Sexual Behavior, Condom Use, and Associated Factors Among Grades 10-12 Students in Night Schools, Taoyuan, Taiwan

Yu-Hui Lo1, Fong-Ling Deng2, Chia-Ling Chen1, Hui-Chun Huang3, Fu-Ling Chu2, Lai-Chu See1,4

2011 Vol.27 NO.8

Correspondence Author: Lai-Chu See


In Taiwan, being sexually experienced is high among 10th through 12th grade students who study at night, but condom use among these students is unknown. We investigated sexual behavior and condom use among 10th through 12th grade night school students in Taoyuan, Taiwan.
A cross-sectional study design and multistage cluster sampling procedures were used to obtain the samples. Students were asked to anonymously complete a questionnaire including demographic information, sexual behavior, attitudes toward sex, sexual knowledge, and condom use. In September through October of 2005, we obtained 533 valid questionnaires (response rate, 94.7%). The overall proportion of students who reported being sexual experienced was 42.1% (95% CI, 38.5%-48.7%). A much higher proportion of private school students (54.2%; CI, 48.8%-59.7%) as compared to public school students (21.6%; CI, 15.7%-27.4%) reported having had sex. Multiple logistic regression revealed that school type, attitudes about sexual ethics, openness to premarital sex, and school grade were significantly associated with sexual experience. Among students with sexual experience, only 20.0% always used condoms when having sex. A multinomial logit model revealed that attitudes about sexual education and concern about interpersonal relationships were significantly associated with condom use.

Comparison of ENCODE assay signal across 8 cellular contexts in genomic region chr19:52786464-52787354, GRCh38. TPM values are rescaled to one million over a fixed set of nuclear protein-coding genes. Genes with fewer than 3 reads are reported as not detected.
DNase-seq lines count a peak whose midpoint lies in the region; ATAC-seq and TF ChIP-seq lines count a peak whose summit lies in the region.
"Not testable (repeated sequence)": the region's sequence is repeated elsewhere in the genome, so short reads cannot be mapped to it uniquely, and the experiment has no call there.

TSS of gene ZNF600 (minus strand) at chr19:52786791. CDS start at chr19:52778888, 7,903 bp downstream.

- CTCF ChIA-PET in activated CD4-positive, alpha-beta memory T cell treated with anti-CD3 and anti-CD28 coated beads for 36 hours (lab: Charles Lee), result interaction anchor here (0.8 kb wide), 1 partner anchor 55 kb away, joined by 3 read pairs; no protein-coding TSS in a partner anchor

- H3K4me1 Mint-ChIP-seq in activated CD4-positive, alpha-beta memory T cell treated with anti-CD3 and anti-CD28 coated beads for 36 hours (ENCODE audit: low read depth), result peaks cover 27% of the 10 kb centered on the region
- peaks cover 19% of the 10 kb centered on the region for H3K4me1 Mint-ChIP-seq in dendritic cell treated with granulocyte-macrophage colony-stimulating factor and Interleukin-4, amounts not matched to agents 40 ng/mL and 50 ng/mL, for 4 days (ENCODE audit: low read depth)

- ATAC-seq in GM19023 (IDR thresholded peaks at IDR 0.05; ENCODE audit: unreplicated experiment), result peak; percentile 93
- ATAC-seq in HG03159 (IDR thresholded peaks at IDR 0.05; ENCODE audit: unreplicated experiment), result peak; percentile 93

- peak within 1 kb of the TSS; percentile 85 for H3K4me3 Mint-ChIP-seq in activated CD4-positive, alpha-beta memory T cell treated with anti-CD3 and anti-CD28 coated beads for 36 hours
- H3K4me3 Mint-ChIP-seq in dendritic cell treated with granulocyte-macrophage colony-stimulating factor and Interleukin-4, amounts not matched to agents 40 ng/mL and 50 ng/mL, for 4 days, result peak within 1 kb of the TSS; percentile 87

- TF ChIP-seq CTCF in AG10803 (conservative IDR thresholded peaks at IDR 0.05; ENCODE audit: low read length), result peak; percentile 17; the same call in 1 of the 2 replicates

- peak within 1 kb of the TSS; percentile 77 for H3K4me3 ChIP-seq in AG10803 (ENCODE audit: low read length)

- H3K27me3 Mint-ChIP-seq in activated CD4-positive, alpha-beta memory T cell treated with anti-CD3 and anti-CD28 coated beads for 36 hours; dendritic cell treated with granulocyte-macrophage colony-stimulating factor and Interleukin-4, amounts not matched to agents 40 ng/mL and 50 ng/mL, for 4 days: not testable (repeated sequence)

In Taoyuan, a high proportion of students in grades 10-12 who were studying at night had sexual experience, but reported low condom use. Students who had higher scores on attitudes about sexual education and concerns about interpersonal relationships were more willing to use condoms when having sex.